He drug me into a dark labyrinth below the stadium and, believe it or not, there was a jail down there. What?!
The cop asked, “You ready to talk, tough guy?”
I was too scared to speak. So, first cage we came to, he pushed me inside and said, “One last chance, tough guy.”
Even if I’d wanted to say something, I couldn’t.
He slammed the door with a smirk. “Enjoy your stay.”
It was crazy. I was inside a stadium with 65,000 fans who had no idea a 10-year-old child was trapped beneath them.
A few minutes later, I heard a cop say, “We had to transport the older kid to Metropolitan Hospital. Not sure he’s gonna make it.”
Another cop answered, “I think we oughta give this tough guy some of the same medicine.” I was terrified. Nobody would know what happened to me.
Suddenly the door opened again, and a friend’s mom rushed in, asking a mile a minute “Are you all right? Did they hurt you?”
I couldn’t do anything but follow her through the hallways. We’d almost made it to the last door when the same cop called, “Hey, tough guy.”
I turned. He aimed his index fingers and thumbs like a gun. I knew what he meant. In his eyes, I was better off dead.
Shake It Off
Our stadium was a patch of grass at the end of the apartment complex. First base: half a milk carton. Second base: a discarded potato chip bag. Third base: a bald patch where grass wouldn’t grow. Home plate: the other half of the milk carton!
We played four on four with a broken broom handle and an old tennis ball.
I was ten, and it was a perfect August afternoon except I was pitching, and we were losing. But I knew we’d make a comeback soon as we got up to bat.
I was about to fire in the next pitch when two figures emerged from the woods. Grownups. One guy was wearing a wool hat. In the summer? Slung over his shoulder was a shotgun.
When they finally passed, I got set to pitch, but everyone else took off running. “Hey, where y’all goin’?” I called. “I want my ups!”
Then we heard the shot. I froze. The gunman was running back towards me but now the wool hat covered his face. It was a ski-mask. I sped around the corner and saw a guy standing by a boom box. Except he wasn’t standing; he was slinking to the ground in slow-motion.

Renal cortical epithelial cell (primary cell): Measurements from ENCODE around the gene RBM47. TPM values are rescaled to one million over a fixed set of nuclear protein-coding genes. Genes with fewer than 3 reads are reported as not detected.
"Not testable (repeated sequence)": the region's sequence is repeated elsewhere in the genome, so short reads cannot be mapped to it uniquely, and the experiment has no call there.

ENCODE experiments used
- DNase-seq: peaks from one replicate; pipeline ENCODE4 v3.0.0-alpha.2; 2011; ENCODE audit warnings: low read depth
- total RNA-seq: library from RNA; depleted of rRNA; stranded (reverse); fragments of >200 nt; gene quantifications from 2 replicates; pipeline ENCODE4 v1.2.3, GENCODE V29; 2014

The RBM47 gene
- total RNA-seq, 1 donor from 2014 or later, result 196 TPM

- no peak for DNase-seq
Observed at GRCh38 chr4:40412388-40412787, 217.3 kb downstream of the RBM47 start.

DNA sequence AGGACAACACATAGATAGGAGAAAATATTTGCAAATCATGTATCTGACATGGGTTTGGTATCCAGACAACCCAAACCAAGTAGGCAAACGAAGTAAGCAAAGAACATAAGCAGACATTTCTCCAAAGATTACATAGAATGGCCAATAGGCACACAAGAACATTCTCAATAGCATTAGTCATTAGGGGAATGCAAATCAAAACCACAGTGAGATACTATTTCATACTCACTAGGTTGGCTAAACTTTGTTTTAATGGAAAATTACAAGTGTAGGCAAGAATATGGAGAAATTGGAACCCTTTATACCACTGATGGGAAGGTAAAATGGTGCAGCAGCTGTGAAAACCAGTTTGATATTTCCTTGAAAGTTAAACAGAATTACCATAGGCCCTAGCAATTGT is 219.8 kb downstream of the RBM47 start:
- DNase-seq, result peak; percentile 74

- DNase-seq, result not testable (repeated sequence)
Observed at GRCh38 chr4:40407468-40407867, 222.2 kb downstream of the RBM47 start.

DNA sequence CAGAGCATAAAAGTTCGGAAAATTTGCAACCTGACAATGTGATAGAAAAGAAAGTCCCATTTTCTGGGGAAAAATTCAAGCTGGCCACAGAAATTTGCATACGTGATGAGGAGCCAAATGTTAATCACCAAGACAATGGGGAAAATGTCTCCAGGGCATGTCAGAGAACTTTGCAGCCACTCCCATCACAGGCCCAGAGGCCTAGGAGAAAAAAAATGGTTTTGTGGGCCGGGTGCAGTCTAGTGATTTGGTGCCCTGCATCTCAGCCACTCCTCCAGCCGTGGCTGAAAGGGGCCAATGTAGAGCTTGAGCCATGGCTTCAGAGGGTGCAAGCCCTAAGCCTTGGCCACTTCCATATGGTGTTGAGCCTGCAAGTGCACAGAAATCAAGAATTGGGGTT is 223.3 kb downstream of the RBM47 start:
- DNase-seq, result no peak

Half his head was gone.
My mouth went dry. I couldn’t move. It didn’t seem real. How could someone only have half a head?
A single eyeball hung out of his skull like some weird fruit. A lady was crying and screaming “Oh God, his poor momma, his poor momma!” But I couldn’t stop staring at that eyeball.
When the police came, they barely glanced at the body. An officer walked over to me and said, “You see anything?”
I couldn’t speak. I guess I was in shock.
He smirked. “Man gets his head blown off in broad daylight, and no one sees anything, heh?”
Two attendants put on these thick, orange gloves and gathered the pieces of his brain into a baggie.
Our whole lives we’d played there on that patch of grass: tag, kickball, football. We never played there again. That was the end of my childhood. That was my rite of passage.
I didn’t get hands-on with drugs till late. Maybe thirteen.
It was the first time my peoples had ever been short on rent. I had to do something. Honest, hard working persons that they were, they didn’t like my idea one bit. But knowing there’s a sheriff going to padlock the place you call home, well, that’s a feeling that’s hard to put into words.
So, they took a chance. They gave me three hundred of their hard-earned dollars. I had a weekend to flip it to seven and change. I was confident. How hard could it be? I knew where to buy drugs. I knew where to sell drugs. The only thing I didn’t know was, well, how to buy and sell drugs.
Early Monday morning I crawled back to their house so exhausted I could hardly move. I was forty dollars short.
They said they appreciated me trying.
Around eight o’clock, the landlord and a sheriff showed up. They gave my peoples thirty minutes to leave.
Everyone said it wasn’t my fault, but all I could see was that padlock. And my mistakes from the weekend. Believe me, they was mistakes I wouldn’t make again. After that, I hit the streets for real. Helping mom pay the rent. Buying my own gear. In no time, I was grown.